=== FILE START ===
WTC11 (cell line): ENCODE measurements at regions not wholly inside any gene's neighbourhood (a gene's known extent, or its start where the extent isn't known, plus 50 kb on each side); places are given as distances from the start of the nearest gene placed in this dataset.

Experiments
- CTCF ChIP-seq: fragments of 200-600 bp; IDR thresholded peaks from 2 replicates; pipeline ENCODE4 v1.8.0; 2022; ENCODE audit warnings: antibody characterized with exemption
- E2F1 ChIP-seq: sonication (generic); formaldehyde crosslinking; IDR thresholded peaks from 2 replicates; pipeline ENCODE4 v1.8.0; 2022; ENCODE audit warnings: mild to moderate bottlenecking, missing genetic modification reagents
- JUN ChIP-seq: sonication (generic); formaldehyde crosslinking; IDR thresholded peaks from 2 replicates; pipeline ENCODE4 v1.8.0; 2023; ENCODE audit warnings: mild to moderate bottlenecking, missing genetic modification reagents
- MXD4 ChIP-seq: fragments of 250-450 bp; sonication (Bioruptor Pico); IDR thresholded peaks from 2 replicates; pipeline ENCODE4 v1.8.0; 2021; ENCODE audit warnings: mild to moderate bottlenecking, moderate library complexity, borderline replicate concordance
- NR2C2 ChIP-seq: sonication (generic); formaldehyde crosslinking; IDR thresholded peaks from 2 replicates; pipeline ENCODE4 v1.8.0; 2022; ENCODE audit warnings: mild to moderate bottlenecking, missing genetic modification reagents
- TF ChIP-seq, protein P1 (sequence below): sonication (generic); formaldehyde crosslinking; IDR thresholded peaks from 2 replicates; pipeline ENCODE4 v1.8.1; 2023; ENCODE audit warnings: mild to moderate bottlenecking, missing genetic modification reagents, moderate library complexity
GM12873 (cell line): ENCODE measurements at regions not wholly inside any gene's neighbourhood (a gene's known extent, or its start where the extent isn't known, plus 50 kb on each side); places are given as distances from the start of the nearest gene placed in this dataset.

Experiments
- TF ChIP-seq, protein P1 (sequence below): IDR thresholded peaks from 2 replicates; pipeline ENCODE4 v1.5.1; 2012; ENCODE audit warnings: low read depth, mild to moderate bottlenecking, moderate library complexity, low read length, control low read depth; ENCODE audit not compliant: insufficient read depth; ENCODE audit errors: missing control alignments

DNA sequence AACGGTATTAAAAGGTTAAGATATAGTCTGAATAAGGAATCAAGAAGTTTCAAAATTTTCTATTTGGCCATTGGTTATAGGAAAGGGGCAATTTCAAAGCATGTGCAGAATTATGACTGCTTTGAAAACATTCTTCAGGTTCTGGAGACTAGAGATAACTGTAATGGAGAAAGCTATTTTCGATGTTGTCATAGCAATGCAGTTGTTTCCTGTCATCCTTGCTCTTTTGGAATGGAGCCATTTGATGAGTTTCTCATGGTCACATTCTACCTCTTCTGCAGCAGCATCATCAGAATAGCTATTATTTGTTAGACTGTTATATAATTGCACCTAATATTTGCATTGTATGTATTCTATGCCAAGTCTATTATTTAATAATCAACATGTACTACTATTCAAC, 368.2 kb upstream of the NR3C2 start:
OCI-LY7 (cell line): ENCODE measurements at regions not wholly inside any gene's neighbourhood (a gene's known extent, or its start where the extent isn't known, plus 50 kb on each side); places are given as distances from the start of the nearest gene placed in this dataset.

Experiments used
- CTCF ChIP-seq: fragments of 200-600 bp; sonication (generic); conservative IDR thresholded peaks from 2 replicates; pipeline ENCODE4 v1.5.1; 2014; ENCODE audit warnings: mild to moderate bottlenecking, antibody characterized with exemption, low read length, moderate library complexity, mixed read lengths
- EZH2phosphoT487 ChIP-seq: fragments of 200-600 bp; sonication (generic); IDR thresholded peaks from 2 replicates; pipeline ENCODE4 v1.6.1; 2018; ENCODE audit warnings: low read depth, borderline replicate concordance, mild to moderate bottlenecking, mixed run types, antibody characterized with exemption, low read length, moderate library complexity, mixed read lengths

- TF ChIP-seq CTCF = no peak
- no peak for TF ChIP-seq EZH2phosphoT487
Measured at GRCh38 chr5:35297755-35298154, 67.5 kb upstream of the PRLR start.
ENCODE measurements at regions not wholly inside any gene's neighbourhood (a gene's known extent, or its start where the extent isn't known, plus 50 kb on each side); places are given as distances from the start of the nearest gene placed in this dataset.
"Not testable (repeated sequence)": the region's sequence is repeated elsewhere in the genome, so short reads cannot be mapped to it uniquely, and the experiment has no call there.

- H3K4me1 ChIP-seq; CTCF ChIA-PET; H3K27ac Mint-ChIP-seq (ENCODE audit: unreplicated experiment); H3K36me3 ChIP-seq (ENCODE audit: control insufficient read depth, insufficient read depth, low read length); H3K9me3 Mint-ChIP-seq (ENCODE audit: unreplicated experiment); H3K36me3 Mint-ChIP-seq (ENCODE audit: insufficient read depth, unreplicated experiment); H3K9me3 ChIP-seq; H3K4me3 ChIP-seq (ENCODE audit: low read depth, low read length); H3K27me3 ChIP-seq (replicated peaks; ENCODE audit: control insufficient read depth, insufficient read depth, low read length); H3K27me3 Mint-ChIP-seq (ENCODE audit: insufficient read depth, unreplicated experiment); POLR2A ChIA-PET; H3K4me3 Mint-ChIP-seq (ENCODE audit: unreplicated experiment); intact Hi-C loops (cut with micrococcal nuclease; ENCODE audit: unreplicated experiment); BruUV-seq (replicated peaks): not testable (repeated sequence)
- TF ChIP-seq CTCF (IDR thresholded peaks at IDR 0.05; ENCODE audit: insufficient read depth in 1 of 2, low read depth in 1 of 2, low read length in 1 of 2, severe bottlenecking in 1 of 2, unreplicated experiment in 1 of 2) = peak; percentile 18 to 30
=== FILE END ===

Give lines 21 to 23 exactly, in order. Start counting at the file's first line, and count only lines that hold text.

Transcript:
"Not testable (repeated sequence)": the region's sequence is repeated elsewhere in the genome, so short reads cannot be mapped to it uniquely, and the experiment has no call there.

- H3K4me1 ChIP-seq; CTCF ChIA-PET; H3K27ac Mint-ChIP-seq (ENCODE audit: unreplicated experiment); H3K36me3 ChIP-seq (ENCODE audit: control insufficient read depth, insufficient read depth, low read length); H3K9me3 Mint-ChIP-seq (ENCODE audit: unreplicated experiment); H3K36me3 Mint-ChIP-seq (ENCODE audit: insufficient read depth, unreplicated experiment); H3K9me3 ChIP-seq; H3K4me3 ChIP-seq (ENCODE audit: low read depth, low read length); H3K27me3 ChIP-seq (replicated peaks; ENCODE audit: control insufficient read depth, insufficient read depth, low read length); H3K27me3 Mint-ChIP-seq (ENCODE audit: insufficient read depth, unreplicated experiment); POLR2A ChIA-PET; H3K4me3 Mint-ChIP-seq (ENCODE audit: unreplicated experiment); intact Hi-C loops (cut with micrococcal nuclease; ENCODE audit: unreplicated experiment); BruUV-seq (replicated peaks): not testable (repeated sequence)
- TF ChIP-seq CTCF (IDR thresholded peaks at IDR 0.05; ENCODE audit: insufficient read depth in 1 of 2, low read depth in 1 of 2, low read length in 1 of 2, severe bottlenecking in 1 of 2, unreplicated experiment in 1 of 2) = peak; percentile 18 to 30